It might have looked like a good idea to hope for the Going-to-the-Sun road to open so that I could go on a hike to Hidden Lake before I had to leave Montana. The reason why the road was still closed in late June, however, should have been a warning enough about what conditions I was about to encounter above Logan’s Pass. But did I put two and two together? Nope.
I drove to West Glacier on my very last full day in Montana quite hopeful. Two days before, I was told at the visitor center that the likelihood of the road being open was “very high,” and I really wanted to go see Hidden Lake. (Let’s not talk about how successful I was at actually being able to see it.) After slowly making my way up the winding road full of waterfalls small and big, I made it to the visitor center up at Logan’s Pass.
Nonetheless, I put on my running shoes – the only shoes I had besides my hiking sandals – and after fishing out my jacket and a couple more layers of clothes, I bravely stepped out into the rain.
I imagine myself as this graceful heroine standing with her hands on her hips while the wind rips at her, yes she doesn’t even bat an eye at the elements and pushes through the storm while her hair flies around her in beautiful waves. What I must have looked like was probably quite different; hunched over to keep the wind from getting the rain in my face, wrapped in several layers of clothing to keep warm and with my hair sticking on my cheeks and flying frantically in front of my face despite it being tied in a ponytail.
As if the mountains appreciated my resolve, the wind calmed down, the rain suddenly stopped, and a sucker hole or two appeared in the sky. Yes, sucker holes they were, not a promise of the weather getting miraculously better. Too excited to realize this, I started up the snowy slopes.
Sun appeared for a few rare seconds and only after about half a mile, I was already shedding the layers of clothes. Now, I say half a mile but it felt like five miles to be honest, because for every step I took to get up the slopes, I slid three-quarters of that step down.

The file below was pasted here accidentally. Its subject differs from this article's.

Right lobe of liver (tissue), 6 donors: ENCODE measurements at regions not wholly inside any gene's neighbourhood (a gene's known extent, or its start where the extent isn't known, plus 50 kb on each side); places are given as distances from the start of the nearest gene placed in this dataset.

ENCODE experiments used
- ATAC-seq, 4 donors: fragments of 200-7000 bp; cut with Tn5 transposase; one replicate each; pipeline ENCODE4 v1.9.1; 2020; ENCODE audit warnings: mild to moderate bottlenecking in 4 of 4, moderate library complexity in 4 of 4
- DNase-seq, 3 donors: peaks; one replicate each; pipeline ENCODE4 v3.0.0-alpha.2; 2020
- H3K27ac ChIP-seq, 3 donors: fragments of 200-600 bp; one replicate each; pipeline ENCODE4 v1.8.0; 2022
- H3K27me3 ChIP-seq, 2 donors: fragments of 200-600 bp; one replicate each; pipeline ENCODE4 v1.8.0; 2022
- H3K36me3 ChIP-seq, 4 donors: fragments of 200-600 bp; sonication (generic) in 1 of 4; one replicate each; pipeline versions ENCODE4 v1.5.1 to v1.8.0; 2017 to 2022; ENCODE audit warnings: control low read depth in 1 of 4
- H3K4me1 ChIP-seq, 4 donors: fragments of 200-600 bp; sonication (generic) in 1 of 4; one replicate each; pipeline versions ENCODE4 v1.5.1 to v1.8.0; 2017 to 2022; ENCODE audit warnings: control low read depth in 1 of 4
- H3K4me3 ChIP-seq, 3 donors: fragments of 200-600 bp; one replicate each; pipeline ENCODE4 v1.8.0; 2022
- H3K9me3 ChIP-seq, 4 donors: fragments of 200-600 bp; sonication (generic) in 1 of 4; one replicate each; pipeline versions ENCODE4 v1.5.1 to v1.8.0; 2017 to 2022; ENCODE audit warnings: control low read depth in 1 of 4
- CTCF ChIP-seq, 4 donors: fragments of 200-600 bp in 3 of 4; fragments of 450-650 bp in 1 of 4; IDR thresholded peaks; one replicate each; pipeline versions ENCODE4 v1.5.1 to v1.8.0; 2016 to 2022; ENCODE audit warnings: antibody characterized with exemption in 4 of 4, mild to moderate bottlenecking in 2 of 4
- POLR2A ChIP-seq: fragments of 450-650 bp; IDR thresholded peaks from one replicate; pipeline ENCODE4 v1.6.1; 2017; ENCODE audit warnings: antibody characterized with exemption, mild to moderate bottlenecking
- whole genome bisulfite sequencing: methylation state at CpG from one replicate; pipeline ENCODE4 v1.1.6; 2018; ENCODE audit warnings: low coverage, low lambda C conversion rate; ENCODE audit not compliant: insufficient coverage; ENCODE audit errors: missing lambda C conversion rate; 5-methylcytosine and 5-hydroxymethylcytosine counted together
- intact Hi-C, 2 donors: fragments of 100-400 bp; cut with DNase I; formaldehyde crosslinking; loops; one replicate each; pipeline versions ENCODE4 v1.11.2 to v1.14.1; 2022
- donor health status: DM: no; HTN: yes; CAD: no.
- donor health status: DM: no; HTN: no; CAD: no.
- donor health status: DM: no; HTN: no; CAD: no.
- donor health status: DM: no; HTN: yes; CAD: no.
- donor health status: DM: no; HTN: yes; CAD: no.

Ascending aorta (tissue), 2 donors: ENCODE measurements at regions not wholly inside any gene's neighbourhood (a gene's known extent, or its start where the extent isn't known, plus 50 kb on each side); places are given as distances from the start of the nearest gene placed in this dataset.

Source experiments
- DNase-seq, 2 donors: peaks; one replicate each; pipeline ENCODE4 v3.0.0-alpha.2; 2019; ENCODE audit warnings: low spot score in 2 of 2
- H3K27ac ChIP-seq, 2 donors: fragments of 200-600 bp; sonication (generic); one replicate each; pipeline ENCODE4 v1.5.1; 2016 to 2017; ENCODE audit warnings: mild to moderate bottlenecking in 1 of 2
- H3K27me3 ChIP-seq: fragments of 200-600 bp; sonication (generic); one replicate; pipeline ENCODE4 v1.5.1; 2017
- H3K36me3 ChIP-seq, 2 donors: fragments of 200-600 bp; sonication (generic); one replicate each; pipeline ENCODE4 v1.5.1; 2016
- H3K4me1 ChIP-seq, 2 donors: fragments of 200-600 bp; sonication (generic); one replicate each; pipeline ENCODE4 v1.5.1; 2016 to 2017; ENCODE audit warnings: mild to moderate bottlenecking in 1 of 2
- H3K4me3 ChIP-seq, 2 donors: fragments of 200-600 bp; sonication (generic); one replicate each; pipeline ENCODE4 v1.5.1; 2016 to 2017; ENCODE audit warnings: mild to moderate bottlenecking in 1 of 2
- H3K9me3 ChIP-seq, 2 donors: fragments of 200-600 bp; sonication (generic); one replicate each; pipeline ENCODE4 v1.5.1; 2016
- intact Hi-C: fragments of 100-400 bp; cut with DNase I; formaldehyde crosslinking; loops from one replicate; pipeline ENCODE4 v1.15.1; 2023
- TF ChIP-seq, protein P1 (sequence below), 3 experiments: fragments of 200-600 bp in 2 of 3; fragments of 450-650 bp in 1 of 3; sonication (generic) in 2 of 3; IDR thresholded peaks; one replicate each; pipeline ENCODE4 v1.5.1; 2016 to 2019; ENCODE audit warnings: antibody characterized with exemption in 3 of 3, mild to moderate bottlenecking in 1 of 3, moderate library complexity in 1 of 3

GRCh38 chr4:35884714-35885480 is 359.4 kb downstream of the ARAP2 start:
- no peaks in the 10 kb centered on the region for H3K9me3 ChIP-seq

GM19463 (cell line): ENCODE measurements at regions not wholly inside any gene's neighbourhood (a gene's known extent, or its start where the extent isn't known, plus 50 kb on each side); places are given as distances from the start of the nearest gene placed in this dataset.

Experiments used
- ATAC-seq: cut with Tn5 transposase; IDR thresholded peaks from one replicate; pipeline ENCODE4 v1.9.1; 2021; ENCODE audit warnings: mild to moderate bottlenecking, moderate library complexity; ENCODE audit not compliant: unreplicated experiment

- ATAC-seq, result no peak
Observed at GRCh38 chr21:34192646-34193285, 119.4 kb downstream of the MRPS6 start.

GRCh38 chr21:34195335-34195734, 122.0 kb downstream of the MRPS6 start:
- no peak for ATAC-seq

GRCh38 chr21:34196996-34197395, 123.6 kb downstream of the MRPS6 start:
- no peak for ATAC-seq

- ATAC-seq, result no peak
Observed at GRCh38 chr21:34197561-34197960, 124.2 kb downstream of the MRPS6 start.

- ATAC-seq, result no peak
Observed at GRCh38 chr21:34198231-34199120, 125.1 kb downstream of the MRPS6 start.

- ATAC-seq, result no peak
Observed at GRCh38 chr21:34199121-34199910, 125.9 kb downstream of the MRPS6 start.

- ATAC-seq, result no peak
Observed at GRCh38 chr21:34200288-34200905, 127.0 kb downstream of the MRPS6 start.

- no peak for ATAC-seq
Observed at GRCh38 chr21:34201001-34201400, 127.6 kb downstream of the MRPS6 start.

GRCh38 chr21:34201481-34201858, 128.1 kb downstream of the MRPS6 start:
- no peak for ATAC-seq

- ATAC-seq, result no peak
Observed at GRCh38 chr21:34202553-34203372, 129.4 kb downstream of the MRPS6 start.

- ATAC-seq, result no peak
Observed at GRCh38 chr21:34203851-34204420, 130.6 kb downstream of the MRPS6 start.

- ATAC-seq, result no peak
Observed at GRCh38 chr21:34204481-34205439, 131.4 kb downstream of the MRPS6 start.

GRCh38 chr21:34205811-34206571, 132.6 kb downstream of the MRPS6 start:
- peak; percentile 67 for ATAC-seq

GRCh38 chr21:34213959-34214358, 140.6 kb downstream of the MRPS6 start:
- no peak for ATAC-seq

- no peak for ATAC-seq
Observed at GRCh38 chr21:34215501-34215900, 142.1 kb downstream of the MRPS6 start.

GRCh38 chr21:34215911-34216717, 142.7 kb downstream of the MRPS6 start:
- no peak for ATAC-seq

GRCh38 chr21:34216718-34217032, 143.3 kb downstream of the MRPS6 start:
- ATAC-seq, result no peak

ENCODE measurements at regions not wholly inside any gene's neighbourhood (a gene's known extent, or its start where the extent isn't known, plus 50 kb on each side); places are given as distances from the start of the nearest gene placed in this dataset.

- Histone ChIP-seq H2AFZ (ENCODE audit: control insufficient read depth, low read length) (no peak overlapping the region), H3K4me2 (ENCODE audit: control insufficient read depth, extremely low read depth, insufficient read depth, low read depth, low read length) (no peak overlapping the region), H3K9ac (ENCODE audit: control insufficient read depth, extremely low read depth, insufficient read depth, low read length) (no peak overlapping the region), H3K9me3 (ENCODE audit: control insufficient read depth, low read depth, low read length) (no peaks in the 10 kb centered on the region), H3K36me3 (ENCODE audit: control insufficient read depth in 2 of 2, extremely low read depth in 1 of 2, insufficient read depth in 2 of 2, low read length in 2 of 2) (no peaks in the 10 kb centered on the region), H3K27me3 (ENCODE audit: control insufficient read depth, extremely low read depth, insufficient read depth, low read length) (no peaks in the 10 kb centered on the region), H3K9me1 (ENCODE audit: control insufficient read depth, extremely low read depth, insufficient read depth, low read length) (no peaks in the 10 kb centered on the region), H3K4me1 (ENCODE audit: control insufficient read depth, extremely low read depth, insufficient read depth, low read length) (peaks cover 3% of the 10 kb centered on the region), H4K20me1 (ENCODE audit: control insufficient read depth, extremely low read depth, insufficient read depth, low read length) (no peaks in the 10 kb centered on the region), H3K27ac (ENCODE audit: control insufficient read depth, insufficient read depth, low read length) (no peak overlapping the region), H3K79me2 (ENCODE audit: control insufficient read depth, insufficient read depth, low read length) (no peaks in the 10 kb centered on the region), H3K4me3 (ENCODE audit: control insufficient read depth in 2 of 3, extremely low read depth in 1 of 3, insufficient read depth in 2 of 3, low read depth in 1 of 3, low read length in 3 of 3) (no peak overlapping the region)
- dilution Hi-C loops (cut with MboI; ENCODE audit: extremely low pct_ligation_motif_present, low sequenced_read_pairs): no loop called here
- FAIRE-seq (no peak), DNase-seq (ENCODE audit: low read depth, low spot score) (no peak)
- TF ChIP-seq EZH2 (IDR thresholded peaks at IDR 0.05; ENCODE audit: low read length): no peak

Others were trying their luck in getting up to the lake and it took three of us to figure out how to get through a very steep and very slippery snow field.
“Yeah, microspikes could come in handy,” I noted and we all laughed at my poor attempt at a joke because none of us actually wore hiking shoes; all of us were runners from the Glacier Half Marathon and all of us started up the trail (buried some six feet under the snow in places) in our running shoes – and because this was a road race, those weren’t even trail-runners. Was it a bad idea? Yes. Did we regret it? … Luckily, no.
The two stayed behind to wait for their friend who was still battling his way up some two or three hundred feet below us, and I kept going. Soon, a very steep peak on my right was blocking out the wind a little and the going got much easier – in places, there wasn’t even any snow!
My shoes were very much soaked at this point and it was only the physical exertion what kept my feet from freezing and falling off. The trail led me along a ledge, edges of which disappeared in thick fog; a cloud that sat on the mountain. It felt strange; should I fall off the ledge, I might never stop falling.